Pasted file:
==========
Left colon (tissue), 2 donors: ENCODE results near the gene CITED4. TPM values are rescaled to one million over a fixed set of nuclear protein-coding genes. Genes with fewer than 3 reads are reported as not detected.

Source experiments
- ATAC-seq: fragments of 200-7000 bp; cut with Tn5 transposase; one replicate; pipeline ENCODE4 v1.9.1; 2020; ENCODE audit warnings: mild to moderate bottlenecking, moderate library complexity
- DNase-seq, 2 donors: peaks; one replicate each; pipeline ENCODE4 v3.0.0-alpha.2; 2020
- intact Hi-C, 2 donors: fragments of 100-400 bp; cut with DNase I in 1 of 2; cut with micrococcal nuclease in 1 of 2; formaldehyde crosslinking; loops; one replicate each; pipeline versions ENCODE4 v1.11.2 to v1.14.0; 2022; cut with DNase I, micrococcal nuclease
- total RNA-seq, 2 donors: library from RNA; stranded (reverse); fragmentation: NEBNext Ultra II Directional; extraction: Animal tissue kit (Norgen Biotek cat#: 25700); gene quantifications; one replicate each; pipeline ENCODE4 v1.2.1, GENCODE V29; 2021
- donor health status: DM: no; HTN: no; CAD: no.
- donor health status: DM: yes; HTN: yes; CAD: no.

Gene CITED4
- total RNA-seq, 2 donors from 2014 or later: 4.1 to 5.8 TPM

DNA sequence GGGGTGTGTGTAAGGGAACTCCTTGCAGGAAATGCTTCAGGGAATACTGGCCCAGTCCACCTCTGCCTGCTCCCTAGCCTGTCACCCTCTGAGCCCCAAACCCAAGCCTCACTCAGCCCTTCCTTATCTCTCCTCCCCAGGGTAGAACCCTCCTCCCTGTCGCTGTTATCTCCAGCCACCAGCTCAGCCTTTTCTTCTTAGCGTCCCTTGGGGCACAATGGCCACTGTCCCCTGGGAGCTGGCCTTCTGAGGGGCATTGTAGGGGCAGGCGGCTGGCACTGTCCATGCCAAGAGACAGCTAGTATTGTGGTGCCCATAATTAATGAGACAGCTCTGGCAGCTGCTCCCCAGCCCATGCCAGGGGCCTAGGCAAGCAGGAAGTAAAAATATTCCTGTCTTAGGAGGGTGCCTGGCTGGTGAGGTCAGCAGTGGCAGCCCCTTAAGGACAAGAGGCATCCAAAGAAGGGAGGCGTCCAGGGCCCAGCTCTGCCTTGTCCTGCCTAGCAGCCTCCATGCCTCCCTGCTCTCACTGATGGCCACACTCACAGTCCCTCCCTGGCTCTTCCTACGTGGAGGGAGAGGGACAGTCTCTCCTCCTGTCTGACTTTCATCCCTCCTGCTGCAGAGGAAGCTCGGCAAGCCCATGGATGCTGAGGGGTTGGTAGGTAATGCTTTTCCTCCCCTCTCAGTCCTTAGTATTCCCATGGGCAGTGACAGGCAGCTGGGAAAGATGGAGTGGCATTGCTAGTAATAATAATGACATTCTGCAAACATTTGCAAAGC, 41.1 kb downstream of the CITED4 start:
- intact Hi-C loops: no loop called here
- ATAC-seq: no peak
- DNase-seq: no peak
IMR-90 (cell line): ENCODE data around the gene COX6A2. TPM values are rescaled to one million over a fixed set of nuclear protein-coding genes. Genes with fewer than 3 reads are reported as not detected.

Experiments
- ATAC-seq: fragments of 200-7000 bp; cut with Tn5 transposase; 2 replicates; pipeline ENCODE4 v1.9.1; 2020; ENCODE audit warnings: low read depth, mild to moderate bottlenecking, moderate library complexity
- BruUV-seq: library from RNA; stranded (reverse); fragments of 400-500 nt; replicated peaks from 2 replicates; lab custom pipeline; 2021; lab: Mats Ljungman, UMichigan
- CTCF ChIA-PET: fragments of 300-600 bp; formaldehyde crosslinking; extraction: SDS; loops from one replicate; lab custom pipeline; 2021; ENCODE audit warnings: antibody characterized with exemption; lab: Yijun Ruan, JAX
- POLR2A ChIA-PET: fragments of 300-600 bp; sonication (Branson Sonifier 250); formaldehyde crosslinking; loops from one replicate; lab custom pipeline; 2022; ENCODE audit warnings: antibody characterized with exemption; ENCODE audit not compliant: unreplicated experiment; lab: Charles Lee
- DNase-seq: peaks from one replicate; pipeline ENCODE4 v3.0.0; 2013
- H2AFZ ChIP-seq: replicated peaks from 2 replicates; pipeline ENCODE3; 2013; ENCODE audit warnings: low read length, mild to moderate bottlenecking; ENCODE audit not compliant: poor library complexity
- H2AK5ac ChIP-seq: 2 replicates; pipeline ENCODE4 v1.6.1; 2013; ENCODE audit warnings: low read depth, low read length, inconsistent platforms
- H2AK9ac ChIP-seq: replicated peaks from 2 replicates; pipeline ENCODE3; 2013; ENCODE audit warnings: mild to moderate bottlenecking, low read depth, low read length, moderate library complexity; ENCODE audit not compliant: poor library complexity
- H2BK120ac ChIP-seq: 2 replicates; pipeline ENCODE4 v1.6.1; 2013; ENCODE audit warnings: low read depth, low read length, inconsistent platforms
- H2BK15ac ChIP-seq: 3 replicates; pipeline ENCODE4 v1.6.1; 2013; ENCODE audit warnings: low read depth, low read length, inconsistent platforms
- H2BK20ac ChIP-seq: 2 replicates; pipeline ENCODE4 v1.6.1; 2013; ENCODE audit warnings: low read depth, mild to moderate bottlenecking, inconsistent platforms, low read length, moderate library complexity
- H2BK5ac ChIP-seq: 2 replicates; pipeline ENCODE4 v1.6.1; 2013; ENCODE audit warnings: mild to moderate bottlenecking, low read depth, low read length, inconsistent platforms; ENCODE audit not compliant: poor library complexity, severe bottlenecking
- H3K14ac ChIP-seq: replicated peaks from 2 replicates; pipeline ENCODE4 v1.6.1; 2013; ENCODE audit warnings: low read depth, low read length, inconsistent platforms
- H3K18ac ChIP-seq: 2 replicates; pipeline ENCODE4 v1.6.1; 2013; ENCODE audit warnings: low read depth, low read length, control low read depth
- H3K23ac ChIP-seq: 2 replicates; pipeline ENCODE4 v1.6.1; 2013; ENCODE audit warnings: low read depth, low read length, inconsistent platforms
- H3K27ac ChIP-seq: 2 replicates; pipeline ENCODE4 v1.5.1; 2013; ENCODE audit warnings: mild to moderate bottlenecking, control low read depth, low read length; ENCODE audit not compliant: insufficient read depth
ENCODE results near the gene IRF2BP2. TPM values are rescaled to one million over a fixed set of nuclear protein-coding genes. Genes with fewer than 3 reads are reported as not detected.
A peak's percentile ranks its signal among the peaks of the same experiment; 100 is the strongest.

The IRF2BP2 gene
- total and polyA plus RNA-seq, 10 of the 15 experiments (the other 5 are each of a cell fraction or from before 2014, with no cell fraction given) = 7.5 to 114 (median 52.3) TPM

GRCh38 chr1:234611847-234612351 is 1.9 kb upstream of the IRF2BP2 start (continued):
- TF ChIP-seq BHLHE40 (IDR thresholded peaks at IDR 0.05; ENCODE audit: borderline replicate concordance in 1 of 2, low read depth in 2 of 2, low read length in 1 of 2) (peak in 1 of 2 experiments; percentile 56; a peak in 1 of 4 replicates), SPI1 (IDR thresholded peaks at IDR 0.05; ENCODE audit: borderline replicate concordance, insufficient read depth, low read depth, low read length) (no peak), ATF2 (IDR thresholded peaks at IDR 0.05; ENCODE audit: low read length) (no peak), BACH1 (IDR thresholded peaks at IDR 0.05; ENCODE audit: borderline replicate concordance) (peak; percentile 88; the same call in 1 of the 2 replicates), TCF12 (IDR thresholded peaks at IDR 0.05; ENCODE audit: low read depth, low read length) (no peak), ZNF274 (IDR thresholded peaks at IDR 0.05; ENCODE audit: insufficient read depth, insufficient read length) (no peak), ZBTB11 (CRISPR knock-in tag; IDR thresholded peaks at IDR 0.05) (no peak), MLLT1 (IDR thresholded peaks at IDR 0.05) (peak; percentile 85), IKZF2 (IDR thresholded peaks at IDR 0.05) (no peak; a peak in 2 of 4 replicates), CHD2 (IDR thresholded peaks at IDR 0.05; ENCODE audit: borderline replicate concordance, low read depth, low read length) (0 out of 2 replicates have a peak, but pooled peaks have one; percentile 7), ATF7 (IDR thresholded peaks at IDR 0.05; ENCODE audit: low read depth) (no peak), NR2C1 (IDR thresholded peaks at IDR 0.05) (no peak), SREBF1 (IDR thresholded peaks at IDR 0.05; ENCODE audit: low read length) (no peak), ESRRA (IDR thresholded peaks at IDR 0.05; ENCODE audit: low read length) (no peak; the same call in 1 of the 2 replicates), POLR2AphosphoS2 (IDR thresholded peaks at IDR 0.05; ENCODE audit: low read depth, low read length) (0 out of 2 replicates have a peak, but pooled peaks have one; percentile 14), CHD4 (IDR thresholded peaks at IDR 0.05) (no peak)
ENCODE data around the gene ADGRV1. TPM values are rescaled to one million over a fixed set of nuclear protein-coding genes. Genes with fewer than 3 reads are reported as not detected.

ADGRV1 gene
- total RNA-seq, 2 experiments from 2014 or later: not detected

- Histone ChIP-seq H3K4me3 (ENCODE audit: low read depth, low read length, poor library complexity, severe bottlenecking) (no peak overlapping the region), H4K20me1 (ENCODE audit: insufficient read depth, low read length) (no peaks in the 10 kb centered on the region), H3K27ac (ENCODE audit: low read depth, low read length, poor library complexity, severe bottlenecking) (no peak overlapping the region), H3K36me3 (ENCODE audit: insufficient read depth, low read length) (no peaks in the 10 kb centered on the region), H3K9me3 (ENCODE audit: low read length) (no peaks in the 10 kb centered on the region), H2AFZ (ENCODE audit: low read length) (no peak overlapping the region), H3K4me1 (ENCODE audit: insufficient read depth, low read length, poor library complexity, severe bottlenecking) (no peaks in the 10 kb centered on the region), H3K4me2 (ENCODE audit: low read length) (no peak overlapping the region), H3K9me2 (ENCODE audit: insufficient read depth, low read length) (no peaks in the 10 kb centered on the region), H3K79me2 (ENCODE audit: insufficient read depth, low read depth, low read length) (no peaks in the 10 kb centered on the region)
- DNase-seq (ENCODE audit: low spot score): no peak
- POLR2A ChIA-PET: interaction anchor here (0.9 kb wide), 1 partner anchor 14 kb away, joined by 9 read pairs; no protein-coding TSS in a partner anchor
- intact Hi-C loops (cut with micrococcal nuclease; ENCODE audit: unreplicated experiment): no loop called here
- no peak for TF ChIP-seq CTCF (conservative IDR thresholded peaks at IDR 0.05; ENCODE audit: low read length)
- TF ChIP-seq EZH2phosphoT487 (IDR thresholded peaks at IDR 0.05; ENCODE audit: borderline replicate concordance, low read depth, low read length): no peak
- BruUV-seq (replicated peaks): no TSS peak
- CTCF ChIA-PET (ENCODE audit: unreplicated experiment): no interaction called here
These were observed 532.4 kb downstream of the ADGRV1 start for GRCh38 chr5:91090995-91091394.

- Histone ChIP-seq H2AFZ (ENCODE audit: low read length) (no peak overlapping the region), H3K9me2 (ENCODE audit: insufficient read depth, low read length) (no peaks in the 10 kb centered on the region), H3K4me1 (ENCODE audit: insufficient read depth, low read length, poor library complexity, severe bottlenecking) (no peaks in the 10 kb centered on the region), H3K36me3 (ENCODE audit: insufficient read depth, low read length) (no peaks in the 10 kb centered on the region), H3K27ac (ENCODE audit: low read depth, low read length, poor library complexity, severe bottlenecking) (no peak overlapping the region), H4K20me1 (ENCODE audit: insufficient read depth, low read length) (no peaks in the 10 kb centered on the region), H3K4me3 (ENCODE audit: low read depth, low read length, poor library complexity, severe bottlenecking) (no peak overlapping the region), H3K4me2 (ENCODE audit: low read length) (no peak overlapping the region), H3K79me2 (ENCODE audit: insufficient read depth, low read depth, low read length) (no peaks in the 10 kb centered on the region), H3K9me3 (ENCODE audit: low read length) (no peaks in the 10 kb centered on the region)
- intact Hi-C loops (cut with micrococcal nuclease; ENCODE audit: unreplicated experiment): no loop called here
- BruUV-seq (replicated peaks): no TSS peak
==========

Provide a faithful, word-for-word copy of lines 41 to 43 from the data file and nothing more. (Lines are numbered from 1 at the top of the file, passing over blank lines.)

- total RNA-seq, 2 experiments from 2014 or later: not detected

- Histone ChIP-seq H3K4me3 (ENCODE audit: low read depth, low read length, poor library complexity, severe bottlenecking) (no peak overlapping the region), H4K20me1 (ENCODE audit: insufficient read depth, low read length) (no peaks in the 10 kb centered on the region), H3K27ac (ENCODE audit: low read depth, low read length, poor library complexity, severe bottlenecking) (no peak overlapping the region), H3K36me3 (ENCODE audit: insufficient read depth, low read length) (no peaks in the 10 kb centered on the region), H3K9me3 (ENCODE audit: low read length) (no peaks in the 10 kb centered on the region), H2AFZ (ENCODE audit: low read length) (no peak overlapping the region), H3K4me1 (ENCODE audit: insufficient read depth, low read length, poor library complexity, severe bottlenecking) (no peaks in the 10 kb centered on the region), H3K4me2 (ENCODE audit: low read length) (no peak overlapping the region), H3K9me2 (ENCODE audit: insufficient read depth, low read length) (no peaks in the 10 kb centered on the region), H3K79me2 (ENCODE audit: insufficient read depth, low read depth, low read length) (no peaks in the 10 kb centered on the region)
- DNase-seq (ENCODE audit: low spot score): no peak